Annette Guerra poses for a photo at her home in San Antonio. Guerra, 33, has been looking for a full-time job for more than a year after finishing nursing school. (AP Photo/Eric Gay)by Hope YenAP Business Writer WASHINGTON (AP) — The gap in employment rates between America’s highest- and lowest-income families has stretched to its widest levels since officials began tracking the data a decade ago, according to an analysis of government data conducted for The Associated Press. Rates of unemployment for the lowest-income families — those earning less than $20,000 — have topped 21 percent, nearly matching the rate for all workers during the 1930s Great Depression.
Tag: U.S. Census Bureau
Jomonna Smith listens to her children, 12-year-old Mon’Dayja and 9-year-old Mon’Dae, answer the doctor’s questions about school, chores and their health. (Public Source Photo/Alexandra Kanik) by Halle Stockton (Public Source)–Jomonna Smith, a 30-year-old woman, held her last job in 2008 as a store cashier. She is a single mother of three children, making ends meet with government assistance, styling hair on the side and a bit of family help. She relies on buses to get around and pays $301 a month to live in a public housing project in Braddock, a borough southeast of Pittsburgh. But she craves more for herself and her children.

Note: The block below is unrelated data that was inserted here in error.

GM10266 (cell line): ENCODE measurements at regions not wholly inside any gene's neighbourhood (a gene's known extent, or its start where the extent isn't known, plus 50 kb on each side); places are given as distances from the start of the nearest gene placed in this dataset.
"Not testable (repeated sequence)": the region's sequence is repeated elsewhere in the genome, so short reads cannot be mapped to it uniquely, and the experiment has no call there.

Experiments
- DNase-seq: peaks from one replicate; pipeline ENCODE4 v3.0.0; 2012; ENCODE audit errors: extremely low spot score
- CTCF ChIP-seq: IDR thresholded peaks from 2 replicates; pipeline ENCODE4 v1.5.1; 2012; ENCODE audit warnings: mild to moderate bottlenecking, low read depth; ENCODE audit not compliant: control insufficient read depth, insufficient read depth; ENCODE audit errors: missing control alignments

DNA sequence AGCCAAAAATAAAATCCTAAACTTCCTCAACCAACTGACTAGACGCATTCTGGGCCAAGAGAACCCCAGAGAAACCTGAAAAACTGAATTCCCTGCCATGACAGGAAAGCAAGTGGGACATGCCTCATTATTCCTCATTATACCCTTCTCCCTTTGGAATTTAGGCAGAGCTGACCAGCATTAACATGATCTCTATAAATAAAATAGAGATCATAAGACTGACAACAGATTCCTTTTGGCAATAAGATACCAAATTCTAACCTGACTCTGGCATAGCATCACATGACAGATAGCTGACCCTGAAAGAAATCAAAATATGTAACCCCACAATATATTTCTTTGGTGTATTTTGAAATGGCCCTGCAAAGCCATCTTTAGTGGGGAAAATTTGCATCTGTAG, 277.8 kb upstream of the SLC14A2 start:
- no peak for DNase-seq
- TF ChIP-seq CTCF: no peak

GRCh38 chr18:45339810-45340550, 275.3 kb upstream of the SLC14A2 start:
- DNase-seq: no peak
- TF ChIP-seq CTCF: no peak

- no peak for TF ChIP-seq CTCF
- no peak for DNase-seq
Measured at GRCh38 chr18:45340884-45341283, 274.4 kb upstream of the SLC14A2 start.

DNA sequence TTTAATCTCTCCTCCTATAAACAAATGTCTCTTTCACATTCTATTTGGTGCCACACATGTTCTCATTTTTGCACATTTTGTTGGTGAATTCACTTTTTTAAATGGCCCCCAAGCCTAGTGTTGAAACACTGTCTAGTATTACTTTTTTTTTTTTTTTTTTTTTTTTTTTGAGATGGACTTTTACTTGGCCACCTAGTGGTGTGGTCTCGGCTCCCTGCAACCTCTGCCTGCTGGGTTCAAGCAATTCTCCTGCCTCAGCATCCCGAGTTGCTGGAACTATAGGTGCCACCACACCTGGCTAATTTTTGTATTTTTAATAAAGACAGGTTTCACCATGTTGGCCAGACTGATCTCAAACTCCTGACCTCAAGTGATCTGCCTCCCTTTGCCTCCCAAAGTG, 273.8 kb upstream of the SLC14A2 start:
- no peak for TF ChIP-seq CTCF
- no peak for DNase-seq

BLACK STUDENT LEADER–University of Texas senior Bradley Poole poses for a photo on campus near the Martin Luther King Jr. statue in Austin, Texas. (AP Photo/Eric Gay) by Hope Yen WASHINGTON (AP) — Has the nation lived down its history of racism and should the law become colorblind?
WHEN WE WERE NEGROES- In this April 14, 1964 black-and-white photo, a man holds a Confederate flag at right, as demonstrators, including one carrying a sign saying: “More than 300,000 Negroes are Denied Vote in Ala”, demonstrate in front of an Indianapolis hotel where then-Alabama Governor George Wallace was staying. (AP Photo/Bob Daugherty, File) by Hope Yen Associated Press Writer WASHINGTON (AP) — After more than a century, the Census Bureau is dropping its use of the word “Negro” to describe Black Americans in surveys.
by Hope YenAssociated Press Writer WASHINGTON (AP) — White people will no longer make up a majority of Americans by 2043, according to new census projections. That’s part of a historic shift that already is reshaping the nation’s schools, workforce and electorate, and is redefining long-held notions of race.